White House officials quickly linked the new data to the president's 2010 law.
"The slowdown in the rise of healthcare costs, thanks in part to the Affordable Care Act, has already begun to pay dividends in the form of savings for American consumers, lower costs for businesses, and our rapidly declining deficits," Jeanne Lambrew, deputy assistant to the president for health policy, wrote in a blog post Monday.
Slower growth in government spending on the Medicare insurance program for the elderly — much of it mandated by the law — has already dramatically reduced projected deficits.
Medicare spent just 0.7% more per beneficiary in 2012 than it did in 2011. Just five years earlier, per-beneficiary spending was increasing 5.4% annually.
Although this slowdown in government spending may indirectly benefit taxpayers, millions of Americans who get commercial health insurance have yet to see much direct relief. Their insurance premiums keep taking a larger share of their paychecks, as employers shift more healthcare costs to employees.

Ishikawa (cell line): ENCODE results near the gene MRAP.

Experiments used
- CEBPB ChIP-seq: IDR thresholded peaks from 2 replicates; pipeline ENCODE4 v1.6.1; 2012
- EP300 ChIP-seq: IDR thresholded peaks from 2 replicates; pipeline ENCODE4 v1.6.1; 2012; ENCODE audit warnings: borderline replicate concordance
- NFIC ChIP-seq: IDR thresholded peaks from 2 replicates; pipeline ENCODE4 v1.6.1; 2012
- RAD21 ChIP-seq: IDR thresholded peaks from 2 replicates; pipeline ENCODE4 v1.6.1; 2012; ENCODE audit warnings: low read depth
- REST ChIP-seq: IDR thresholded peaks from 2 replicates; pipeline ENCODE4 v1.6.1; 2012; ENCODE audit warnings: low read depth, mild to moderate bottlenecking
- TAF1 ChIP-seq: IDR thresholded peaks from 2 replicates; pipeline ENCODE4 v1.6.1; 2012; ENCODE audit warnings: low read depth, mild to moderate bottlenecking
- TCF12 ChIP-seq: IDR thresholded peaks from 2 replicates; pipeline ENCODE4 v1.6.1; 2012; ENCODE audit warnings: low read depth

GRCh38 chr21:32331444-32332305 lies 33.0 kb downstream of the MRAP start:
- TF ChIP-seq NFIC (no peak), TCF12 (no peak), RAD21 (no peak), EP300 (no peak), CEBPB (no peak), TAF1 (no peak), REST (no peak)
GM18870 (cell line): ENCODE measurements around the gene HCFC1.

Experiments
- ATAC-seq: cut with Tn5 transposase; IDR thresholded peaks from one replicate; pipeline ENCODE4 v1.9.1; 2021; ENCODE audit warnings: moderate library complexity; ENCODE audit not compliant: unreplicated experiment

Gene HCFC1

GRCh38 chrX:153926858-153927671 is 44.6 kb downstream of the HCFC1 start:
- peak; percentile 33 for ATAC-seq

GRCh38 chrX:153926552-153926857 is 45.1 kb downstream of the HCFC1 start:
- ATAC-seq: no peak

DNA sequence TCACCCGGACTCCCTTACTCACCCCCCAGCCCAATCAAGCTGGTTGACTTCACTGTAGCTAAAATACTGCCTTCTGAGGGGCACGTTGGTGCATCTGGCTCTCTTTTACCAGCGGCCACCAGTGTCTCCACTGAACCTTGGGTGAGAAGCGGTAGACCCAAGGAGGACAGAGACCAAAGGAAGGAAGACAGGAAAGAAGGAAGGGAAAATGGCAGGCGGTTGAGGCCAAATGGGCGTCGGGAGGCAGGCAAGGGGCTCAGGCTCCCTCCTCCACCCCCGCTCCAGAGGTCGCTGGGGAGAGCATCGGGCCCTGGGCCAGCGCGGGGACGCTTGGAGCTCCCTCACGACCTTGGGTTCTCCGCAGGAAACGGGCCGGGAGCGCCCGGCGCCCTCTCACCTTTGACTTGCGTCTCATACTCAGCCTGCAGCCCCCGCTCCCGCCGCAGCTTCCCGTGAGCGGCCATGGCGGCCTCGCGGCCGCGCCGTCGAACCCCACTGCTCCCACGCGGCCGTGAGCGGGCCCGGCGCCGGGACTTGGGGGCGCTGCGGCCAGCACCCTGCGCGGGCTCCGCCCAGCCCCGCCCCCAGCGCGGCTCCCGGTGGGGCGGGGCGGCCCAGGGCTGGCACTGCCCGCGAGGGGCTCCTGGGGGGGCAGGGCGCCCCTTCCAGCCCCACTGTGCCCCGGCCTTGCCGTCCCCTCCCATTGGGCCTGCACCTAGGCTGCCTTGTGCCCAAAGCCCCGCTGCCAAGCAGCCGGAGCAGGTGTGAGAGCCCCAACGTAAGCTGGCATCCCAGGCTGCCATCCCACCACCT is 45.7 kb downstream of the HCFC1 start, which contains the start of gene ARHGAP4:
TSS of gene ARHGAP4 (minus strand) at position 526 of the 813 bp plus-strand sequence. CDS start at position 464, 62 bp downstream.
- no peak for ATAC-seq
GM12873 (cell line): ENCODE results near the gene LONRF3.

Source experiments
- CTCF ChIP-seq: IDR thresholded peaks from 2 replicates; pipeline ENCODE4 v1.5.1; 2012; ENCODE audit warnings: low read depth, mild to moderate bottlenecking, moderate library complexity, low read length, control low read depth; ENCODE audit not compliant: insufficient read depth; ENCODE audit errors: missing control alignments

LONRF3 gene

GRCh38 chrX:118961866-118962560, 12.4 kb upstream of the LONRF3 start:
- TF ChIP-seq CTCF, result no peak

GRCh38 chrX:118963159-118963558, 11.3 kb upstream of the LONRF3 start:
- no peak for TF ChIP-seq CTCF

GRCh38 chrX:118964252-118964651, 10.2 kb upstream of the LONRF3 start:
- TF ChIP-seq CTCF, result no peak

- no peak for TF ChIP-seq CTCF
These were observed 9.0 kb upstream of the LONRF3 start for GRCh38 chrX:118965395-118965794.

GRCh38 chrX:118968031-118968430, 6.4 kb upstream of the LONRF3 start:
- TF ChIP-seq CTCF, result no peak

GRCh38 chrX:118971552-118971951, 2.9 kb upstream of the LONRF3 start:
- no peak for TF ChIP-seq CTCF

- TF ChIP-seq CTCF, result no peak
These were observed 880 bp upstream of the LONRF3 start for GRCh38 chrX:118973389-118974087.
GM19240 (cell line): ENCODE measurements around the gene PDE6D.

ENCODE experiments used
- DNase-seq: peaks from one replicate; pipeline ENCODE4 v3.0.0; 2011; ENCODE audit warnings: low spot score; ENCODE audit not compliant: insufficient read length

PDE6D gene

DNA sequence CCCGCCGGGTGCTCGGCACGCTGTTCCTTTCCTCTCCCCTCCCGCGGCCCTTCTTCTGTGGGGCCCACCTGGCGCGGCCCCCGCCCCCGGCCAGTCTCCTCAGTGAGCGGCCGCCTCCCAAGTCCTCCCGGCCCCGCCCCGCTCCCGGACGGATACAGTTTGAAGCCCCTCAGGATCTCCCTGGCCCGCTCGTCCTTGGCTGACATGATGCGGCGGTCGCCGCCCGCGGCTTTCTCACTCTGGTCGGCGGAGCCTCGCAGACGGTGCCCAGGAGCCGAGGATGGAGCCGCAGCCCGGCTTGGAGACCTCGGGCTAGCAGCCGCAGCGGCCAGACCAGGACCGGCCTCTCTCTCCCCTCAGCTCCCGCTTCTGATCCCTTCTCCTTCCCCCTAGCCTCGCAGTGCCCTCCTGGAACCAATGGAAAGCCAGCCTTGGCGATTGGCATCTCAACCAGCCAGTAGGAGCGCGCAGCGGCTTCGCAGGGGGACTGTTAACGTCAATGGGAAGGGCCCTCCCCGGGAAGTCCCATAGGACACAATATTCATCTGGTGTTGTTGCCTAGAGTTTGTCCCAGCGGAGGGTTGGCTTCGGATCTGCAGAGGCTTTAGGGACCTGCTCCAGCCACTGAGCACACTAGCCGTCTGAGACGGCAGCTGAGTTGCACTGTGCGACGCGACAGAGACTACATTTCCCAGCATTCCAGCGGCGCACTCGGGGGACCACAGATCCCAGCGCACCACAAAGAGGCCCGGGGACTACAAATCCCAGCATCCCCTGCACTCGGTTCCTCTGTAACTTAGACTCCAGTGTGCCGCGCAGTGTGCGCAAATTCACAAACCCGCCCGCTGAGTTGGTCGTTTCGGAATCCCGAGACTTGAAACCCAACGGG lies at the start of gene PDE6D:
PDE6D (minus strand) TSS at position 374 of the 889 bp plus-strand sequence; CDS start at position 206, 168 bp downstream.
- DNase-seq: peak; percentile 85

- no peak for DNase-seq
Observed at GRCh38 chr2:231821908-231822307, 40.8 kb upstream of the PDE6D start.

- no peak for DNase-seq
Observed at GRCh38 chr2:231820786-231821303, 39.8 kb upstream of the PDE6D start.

"Consumers who are covered with private health insurance have clearly experienced an erosion of coverage," said Charles Roehrig, an economist who directs the nonprofit Altarum Institute's Center for Sustainable Health Spending.
The average total cost for a family health plan provided through an employer — which is split between employer and employee — hit $16,351 in 2013, according to an annual survey by the Kaiser Family Foundation and the Health Research & Educational Trust, an affiliate of the American Hospital Assn.